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On the Relations Between Compositional and Evolutionary Theories

  • Dudley Shapere
Chapter

Abstract

On the basis of breeding ratios arrived at as a result of experiments with edible peas, Gregor Mendel concluded that certain ‘differentiating characters’ of the plants were paired with one another in such a way that an individual hybrid plant, though it might possess elements capable of causing either of the observable characters, nevertheless would in such a case manifest only one (the dominant as opposed to the recessive character). Crossing of plants with alternative characters of such pairs, moreover, led him to two fundamental ‘laws’ of heredity:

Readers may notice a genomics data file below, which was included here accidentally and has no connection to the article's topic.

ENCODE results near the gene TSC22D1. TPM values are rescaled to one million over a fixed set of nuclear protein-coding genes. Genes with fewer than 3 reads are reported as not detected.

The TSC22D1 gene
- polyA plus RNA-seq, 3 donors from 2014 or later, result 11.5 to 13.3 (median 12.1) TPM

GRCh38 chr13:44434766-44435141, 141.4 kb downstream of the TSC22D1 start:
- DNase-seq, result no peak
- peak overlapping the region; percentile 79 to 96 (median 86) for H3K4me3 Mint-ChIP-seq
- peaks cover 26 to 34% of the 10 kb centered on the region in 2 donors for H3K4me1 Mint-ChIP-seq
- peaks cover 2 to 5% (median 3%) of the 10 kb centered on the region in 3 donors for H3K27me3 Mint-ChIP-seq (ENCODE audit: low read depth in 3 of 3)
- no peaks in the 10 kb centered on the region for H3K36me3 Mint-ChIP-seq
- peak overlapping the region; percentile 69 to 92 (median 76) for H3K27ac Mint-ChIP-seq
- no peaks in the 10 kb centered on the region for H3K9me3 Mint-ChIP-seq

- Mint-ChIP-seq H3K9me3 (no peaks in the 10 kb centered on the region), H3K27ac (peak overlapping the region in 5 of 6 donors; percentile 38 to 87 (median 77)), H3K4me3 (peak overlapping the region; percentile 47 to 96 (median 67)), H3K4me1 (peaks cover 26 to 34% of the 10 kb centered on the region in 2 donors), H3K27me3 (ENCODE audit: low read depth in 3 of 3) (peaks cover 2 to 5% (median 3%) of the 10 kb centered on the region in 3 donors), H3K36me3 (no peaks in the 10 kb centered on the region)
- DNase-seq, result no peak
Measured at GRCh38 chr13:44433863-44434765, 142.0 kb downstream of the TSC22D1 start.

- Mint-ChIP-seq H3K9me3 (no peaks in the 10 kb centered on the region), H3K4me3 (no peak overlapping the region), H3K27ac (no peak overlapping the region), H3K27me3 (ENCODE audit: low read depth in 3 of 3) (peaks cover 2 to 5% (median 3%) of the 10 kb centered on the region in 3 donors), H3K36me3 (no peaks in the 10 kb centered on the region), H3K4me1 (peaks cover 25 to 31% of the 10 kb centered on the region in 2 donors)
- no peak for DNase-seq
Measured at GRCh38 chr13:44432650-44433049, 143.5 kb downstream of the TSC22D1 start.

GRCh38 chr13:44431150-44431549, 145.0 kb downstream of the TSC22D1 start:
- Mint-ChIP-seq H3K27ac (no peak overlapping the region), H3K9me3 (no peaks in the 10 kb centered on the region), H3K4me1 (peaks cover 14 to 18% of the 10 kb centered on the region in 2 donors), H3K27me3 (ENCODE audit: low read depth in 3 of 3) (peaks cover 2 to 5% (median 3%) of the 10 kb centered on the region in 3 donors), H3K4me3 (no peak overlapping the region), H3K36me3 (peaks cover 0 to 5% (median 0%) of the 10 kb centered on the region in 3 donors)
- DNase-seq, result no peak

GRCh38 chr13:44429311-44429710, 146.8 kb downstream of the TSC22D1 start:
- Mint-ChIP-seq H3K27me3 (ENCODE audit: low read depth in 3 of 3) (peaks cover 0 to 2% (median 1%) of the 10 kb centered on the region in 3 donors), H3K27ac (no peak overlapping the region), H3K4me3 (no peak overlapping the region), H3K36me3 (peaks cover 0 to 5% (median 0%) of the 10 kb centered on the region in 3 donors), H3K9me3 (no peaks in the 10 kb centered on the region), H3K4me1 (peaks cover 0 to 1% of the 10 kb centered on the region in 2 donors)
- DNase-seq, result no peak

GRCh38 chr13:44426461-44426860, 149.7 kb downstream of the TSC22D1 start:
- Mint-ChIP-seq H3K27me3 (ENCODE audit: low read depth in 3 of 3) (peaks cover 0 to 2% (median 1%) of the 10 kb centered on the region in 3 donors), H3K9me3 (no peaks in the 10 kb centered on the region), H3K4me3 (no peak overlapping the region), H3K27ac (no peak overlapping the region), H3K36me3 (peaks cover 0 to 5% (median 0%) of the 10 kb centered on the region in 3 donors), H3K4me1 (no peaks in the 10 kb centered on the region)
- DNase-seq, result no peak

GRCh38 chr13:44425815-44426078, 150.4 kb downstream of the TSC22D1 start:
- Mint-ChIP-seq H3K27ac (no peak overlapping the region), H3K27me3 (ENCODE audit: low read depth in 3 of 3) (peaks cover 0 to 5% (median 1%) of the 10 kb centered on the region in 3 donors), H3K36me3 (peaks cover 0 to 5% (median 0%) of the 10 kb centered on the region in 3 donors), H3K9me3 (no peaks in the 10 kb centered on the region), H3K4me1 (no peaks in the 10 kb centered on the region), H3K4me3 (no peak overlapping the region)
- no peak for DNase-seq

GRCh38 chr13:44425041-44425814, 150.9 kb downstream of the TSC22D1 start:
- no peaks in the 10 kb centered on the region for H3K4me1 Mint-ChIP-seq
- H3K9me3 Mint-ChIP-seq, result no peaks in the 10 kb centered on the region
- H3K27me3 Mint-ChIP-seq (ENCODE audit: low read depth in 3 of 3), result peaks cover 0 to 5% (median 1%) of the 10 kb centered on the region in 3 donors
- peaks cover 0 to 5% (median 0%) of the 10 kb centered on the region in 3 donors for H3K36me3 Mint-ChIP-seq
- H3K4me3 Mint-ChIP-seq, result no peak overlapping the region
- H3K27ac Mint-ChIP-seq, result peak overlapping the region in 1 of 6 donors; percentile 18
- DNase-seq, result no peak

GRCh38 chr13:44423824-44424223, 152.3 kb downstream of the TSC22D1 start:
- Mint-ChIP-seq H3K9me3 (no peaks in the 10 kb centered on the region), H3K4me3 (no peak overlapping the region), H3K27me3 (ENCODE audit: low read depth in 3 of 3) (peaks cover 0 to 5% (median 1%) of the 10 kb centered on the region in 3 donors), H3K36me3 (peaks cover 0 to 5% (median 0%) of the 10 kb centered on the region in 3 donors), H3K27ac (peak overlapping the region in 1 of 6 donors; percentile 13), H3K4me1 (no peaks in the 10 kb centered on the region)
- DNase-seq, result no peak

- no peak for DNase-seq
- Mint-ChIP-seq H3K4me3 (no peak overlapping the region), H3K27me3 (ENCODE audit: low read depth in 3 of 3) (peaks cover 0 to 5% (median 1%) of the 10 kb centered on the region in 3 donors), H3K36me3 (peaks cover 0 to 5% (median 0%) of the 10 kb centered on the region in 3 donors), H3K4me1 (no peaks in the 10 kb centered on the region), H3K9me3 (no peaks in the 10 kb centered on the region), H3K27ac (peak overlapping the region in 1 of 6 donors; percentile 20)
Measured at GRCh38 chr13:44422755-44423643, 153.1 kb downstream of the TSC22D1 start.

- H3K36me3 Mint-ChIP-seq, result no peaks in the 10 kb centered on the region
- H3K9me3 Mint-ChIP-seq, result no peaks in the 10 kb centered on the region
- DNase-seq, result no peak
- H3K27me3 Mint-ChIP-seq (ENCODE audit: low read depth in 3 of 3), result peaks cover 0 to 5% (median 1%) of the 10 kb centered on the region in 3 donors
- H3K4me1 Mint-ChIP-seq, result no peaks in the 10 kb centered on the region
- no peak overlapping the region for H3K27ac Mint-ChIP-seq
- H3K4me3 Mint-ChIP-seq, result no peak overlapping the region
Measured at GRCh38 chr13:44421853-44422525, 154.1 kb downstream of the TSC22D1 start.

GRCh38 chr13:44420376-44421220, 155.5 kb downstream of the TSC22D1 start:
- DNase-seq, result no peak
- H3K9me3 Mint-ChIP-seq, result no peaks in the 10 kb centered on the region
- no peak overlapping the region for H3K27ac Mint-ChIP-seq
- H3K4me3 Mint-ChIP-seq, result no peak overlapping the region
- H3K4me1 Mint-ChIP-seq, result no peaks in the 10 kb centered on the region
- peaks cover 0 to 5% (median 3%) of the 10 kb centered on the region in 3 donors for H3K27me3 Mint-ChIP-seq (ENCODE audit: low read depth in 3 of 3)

1. (1)

    Segregation, according to which, in such matings, the members of each pair in one parent separate to unite with a member of the corresponding pair from the other parent; if the parents each have a dominant (A) and a recessive (a) factor of the pair, the offspring may be either AA, Aa, aA, or aa; and those alternatives are equiprobable, so that the observed ratios of dominant to recessive character in the offspring of hybrids will be 3:1.

     
  2. (2)

    Independent assortment, according to which any pair of elements does not affect the equiprobability of alternative combinations of any other pair.

     

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Copyright information

© Macmillan Publishers Limited 1974

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  • Dudley Shapere

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